Citing continued consumer demand for the latest models, IDC on Thursday said it expects Apple's iPhone shipments will post 17.3 percent growth across 2015 — nearly doubling the performance of the overall global smartphone market.
The market research firm anticipates that Apple's continued growth in 2015 will give it a 15.8 percent share of worldwide smartphone shipments, growing to 226 million units. Apple's projected growth would put it well ahead of the total market, which is expected to grow 9.8 percent this year, sinking to the single digits in growth for the first time ever.
And while Android will remain the dominant smartphone platform, IDC believes that shipments of Android devices will only grow 9.5 percent this year, even lower than the market average.
Worldwide market share for iOS continuing to remain around 14 to 15 percent for the next year, with spikes expected around product releases.
Microsoft's Windows Phone platform, meanwhile, continues to struggle. IDC's estimates call for its shipments to drop 10.2 percent in 2015, accounting for only 2.2 percent of shipments with 31.3 million units.
Despite Apple making incremental gains in the U.S., IDC expects Android to continue to maintain a majority percentage of worldwide market share, growing from 81 to 82 percent over the forecast period.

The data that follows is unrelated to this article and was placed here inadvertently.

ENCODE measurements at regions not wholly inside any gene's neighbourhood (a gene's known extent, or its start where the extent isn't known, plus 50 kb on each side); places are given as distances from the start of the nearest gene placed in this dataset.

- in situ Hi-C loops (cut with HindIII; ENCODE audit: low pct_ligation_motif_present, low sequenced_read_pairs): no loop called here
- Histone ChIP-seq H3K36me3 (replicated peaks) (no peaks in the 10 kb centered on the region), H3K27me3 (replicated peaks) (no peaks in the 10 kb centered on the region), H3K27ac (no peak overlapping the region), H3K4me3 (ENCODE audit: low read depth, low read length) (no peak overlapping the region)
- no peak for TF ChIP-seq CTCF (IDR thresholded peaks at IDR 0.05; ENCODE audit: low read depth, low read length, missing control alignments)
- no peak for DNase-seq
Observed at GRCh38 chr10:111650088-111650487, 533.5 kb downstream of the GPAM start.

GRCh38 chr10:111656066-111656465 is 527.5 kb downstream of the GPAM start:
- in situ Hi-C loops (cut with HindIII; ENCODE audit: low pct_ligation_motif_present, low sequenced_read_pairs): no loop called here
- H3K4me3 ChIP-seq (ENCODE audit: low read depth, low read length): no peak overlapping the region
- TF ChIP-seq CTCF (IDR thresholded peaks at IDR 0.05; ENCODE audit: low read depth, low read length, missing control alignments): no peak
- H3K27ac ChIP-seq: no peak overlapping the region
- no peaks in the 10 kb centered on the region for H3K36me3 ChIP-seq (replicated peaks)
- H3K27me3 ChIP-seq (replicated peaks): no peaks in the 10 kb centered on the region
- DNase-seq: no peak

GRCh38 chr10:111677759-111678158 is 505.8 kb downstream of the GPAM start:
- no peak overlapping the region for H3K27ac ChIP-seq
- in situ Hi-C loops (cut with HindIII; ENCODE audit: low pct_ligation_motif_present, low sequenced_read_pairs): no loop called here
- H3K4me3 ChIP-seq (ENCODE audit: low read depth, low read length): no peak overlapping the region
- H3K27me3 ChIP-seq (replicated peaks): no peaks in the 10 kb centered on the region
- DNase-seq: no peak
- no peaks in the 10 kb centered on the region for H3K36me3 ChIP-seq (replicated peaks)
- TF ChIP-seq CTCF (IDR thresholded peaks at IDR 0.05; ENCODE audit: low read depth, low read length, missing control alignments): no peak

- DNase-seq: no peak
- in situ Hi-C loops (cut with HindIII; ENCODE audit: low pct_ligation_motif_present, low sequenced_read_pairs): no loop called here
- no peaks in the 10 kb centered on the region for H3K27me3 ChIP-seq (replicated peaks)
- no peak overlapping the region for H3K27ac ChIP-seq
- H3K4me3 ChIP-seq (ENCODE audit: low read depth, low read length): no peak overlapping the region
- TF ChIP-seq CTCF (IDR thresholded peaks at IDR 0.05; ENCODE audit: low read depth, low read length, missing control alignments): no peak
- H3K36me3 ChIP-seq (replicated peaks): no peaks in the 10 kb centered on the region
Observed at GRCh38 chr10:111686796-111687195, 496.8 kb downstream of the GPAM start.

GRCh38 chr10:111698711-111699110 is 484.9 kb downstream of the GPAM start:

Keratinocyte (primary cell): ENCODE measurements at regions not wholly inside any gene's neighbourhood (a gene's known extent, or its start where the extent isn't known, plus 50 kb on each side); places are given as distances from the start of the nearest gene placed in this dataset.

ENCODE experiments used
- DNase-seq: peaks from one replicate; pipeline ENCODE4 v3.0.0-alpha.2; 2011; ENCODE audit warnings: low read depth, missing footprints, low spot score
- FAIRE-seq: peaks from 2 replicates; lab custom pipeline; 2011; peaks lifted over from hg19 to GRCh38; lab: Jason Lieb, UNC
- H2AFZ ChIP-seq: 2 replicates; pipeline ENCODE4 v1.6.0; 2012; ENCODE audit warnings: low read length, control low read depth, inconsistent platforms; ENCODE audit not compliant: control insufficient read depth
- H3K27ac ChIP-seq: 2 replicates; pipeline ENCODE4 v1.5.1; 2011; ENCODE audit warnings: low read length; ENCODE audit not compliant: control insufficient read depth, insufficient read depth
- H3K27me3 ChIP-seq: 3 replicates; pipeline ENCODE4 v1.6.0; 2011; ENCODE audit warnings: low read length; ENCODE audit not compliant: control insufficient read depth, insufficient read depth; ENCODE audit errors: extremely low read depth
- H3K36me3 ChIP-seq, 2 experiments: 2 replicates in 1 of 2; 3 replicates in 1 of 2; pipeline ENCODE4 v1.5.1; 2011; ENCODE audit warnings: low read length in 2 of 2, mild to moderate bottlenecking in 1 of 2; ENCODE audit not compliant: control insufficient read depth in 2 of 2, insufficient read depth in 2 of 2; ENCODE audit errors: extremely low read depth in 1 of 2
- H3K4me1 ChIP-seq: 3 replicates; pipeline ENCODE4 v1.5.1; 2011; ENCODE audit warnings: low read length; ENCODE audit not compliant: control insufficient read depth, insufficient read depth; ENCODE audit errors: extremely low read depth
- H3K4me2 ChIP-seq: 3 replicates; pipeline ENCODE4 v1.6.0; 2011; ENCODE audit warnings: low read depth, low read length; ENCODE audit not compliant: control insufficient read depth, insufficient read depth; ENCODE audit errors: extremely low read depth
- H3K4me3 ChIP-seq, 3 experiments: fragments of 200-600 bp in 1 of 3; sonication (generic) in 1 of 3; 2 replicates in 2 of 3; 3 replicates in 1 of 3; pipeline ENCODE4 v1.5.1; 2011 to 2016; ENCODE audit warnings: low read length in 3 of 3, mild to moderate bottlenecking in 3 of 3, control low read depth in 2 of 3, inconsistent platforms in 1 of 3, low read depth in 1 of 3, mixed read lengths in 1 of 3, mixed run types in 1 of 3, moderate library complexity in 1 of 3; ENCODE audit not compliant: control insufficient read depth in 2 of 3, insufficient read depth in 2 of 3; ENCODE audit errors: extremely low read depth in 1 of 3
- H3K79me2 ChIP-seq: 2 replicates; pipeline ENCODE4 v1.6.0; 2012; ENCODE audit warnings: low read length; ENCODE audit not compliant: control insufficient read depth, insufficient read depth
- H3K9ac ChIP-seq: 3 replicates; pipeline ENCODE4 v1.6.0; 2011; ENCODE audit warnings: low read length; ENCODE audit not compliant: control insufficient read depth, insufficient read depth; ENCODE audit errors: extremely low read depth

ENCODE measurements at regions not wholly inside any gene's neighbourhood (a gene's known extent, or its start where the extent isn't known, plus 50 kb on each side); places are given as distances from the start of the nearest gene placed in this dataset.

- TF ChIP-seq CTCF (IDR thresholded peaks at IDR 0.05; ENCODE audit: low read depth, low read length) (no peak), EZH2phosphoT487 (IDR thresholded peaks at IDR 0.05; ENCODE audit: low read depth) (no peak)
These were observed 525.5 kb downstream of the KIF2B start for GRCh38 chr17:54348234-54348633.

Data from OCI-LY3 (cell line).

With growth of just 9.8 percent in 2015, total smartphone sales are expected to hit 1.43 billion overall units, reflecting a slowing market. IDC updated its previous forecast to reflect the slowdown in growth, particularly in China, where growth in shipments is forecasted to be in the low single digits.
Growth has also stalled in Latin America, Western Europe and the rest of the Asia-Pacific region, excluding Japan. However, Africa and the Middle East are both slated to see 50 percent growth rates in year over year shipments, surpassing markets like India and Indonesia, which were previously marked as "hot growth."
IDC anticipates that growth in mature markets will come mostly from the sale of replacement devices and that an increase in financing and trade-in options from programs like Apple's iPhone Upgrade Program should help speed up replacement cycles and get top-of-the-line devices into the hands of consumers sooner.
Signs of a maturing market have made themselves more readily apparent in recent years. Growth in China, specifically, has also been hampered by a country-wide economic slowdown, the concerns of which even prompted a rare mid-quarter update from Tim Cook in August, who maintained that Apple was experiencing "strong growth" in China.